We spoke to Dominic Sutherland, the managing director of NextShoot, a corporate video production company in London. In the last installment of this series, Dominic Sutherland talks about being proactive and creating your own work experience.

What value do university coursework, hobbies, and extracurricular projects have for students interested in this career path?

Employers in video production look for various skills in your CV. Of course, your exam results speak to your vocational skills and your ability to perform under pressure. Work experience, however, sends out a different set of signals: about your initiative and drive along with real-world experience you will have gained from the placement.

Ideally, anyone applying for jobs in the video production sector would have industry-specific work experience on their CV, but the reality is that it’s not always possible. The good news is that there are other effective ways of demonstrating your suitability for the video production sector on your CV without a work placement but you will need to take initiative. 

Think about the skills you might learn during an internship, you can draw out those same attributes from your university coursework - say a filming project - or even a hobby that you may have. It’s worth framing these on your CV as you would work experience, highlighting your proven abilities such as team-work, delivering to tight deadlines, and budget management. 

While coursework and hobbies offer an opportunity to explore your relevant skill-set, my recommendation would always be to get your own industry-relevant passion project off the ground. The candidates who stand out for any entry-level role in the Creative Industries are those who are so passionate about their interest that they are constantly experimenting, collaborating, and producing work.  A well-defined passion project will give you a distinct heading on your CV that could have the same weight as a two-week internship.

What advice do you have for students who have creative ideas, but lack equipment or the necessary finances? 

Video production is a broad umbrella under which there are many different job roles and career paths. Of course, if you are putting your energy into creating a passion project for your CV, then you want to design it to show off your particular skills and preferred job role - as a producer, editor, or camera operator, for example. The best thing you can produce is a completed video and talk through your pre-production, filming and post production.

Clearly, to produce a video will require you to source equipment and quite likely draw in collaborators with particular skills. Don’t be shy to ask equipment hire facilities for a favour on rental kit, or better still you could borrow one from a peer for free. But, of course, you will need other equipment, as well as money for food, travel and so forth. By carefully selecting your collaborators you might be able to cover off all the kit you require through them without the need to hire in by allowing self promotion for everyone involved.. If you can keep the story-line simple and the filming to a single day, that can make the project more achievable. Recording sound, especially actors’ lines, always adds more issues so it’s worth considering if your project can be designed without dialogue.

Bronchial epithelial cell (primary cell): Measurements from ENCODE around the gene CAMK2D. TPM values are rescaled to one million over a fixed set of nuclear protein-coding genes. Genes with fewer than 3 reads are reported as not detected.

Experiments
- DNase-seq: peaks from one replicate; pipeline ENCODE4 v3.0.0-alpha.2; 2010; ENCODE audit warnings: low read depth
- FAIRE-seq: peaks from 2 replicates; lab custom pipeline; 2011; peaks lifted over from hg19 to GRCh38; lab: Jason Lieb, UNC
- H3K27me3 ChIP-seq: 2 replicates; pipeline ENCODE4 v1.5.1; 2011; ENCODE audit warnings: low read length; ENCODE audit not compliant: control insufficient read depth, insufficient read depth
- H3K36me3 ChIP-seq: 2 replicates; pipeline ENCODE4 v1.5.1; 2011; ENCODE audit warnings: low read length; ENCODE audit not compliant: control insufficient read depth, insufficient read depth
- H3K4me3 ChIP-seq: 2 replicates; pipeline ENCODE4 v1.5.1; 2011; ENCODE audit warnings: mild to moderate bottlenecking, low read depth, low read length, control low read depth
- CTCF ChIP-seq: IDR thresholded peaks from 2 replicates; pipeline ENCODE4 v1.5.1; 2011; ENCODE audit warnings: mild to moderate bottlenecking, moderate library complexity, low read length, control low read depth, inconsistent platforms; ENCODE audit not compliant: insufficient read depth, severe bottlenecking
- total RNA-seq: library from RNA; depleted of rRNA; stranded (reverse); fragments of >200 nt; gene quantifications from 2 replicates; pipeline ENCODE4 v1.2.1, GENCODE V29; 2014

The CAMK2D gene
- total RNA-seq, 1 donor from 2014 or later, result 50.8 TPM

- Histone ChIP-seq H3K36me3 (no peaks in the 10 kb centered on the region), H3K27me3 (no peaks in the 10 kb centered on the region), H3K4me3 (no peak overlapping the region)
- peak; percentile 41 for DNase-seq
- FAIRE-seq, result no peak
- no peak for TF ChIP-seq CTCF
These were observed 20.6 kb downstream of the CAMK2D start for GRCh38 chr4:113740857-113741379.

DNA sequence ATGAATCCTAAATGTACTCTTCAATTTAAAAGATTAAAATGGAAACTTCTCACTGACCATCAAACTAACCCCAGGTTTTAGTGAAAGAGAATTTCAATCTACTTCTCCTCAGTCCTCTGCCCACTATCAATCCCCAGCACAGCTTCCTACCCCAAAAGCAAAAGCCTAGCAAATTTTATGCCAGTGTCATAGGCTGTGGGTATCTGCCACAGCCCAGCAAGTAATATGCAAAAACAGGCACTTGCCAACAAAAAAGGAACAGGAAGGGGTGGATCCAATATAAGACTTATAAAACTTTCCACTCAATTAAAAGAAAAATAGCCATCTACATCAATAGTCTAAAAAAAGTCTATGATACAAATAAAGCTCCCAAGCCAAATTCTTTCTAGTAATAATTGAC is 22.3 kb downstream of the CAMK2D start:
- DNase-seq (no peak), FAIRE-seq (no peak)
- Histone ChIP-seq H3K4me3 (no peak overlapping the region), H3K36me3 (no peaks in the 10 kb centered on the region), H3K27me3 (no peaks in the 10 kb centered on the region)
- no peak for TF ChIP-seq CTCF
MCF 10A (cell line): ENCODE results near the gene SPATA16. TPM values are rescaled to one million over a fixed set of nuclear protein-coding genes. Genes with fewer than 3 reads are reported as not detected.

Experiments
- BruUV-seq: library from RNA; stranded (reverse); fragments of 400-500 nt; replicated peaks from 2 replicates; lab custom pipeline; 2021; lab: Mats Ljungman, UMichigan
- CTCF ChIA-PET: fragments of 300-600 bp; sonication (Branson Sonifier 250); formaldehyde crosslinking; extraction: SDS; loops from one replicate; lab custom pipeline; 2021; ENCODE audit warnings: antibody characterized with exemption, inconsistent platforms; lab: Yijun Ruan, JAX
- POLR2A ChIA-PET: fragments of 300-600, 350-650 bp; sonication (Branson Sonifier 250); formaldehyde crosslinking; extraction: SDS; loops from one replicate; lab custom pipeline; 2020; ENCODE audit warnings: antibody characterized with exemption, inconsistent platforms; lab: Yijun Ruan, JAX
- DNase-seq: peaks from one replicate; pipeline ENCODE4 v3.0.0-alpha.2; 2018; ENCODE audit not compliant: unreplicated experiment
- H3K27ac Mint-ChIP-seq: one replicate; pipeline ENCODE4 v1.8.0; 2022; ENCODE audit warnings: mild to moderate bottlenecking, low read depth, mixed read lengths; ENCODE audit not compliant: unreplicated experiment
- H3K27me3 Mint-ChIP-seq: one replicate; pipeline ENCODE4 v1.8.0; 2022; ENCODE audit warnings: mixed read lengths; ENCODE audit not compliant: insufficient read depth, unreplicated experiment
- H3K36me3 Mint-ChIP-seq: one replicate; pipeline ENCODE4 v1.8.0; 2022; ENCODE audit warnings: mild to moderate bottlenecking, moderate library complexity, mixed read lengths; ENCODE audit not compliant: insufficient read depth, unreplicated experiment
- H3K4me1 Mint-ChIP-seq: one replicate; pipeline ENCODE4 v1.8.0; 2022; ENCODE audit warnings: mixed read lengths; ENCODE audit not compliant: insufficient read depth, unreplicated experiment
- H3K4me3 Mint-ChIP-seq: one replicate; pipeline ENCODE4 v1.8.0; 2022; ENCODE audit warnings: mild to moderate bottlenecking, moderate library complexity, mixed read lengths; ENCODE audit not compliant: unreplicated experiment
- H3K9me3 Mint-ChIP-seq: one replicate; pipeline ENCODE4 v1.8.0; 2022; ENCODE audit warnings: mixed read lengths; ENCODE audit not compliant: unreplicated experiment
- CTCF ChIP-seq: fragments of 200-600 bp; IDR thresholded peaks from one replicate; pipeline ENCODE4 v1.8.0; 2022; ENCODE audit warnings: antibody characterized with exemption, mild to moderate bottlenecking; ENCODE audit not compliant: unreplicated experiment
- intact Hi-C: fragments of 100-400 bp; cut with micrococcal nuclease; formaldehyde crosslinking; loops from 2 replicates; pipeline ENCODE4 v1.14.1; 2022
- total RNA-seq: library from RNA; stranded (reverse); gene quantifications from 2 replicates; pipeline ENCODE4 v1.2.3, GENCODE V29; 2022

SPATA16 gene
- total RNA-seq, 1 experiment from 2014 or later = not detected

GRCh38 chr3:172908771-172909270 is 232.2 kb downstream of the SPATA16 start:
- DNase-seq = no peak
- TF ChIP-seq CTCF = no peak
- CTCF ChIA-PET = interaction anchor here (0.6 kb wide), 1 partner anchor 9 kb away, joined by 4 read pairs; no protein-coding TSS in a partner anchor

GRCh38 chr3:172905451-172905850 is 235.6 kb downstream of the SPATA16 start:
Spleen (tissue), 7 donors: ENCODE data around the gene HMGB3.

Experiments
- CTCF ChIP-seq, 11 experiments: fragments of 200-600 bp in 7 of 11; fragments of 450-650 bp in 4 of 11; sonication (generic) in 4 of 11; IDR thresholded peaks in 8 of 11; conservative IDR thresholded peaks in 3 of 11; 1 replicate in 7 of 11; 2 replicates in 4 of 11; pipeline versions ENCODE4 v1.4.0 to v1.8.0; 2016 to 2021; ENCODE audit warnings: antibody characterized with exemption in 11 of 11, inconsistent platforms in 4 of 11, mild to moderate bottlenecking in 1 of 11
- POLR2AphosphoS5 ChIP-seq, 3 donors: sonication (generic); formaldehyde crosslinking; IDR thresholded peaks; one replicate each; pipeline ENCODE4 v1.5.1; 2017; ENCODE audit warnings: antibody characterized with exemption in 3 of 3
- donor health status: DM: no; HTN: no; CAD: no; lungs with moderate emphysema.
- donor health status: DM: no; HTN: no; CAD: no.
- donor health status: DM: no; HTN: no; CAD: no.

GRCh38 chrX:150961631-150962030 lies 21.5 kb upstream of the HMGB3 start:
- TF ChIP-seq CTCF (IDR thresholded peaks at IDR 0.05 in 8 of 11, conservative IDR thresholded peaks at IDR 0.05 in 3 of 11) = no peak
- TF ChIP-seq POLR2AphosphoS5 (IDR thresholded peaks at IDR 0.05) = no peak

Another thought is that you could create a film entirely on your phone. What you are looking to demonstrate is your initiative and an understanding of your craft. In fact, it’s a powerful message to say that you didn’t have the funds to actually produce your idea, but it didn’t stop you from conceiving it, working out the costs, planning the shots, and creating a video shot on a phone that gives a feel for what it would look like with the right kit and funds. 

What makes a video project a good example of skills and experience to show to prospective employers?

One applicant for an internship at NextShoot used her summer holiday to make a video about her travels with friends in Greece. Shot on a DSLR with no natural sound and edited with an uplifting soundtrack, it gave her a chance to create an engaging montage video shot in natural light and at interesting locations that demonstrated her skills, judgment and passion for film to prospective employers. She got in touch, linking to her video in her Covering Letter. She got the place. 

With any passion project that you undertake, it’s important to make sure the finished work is well-considered. While a potential employer reviewing it will be forgiving about the quality of the lighting, the lenses, and the performances of actors, the story (whatever the genre) needs to make sense and the edit needs to be well structured for it to make a positive impact. If you can create a considered, well-executed piece and frame it properly for potential employers you may well find that creating your own work experience also helps you to manifest your first job. So go ahead, be proactive, show your passion and you might see the results you want!

NextShoot is a small video agency, but we do offer year-round work placements to undergraduates. For details on this please visit the NextShoot work experience page.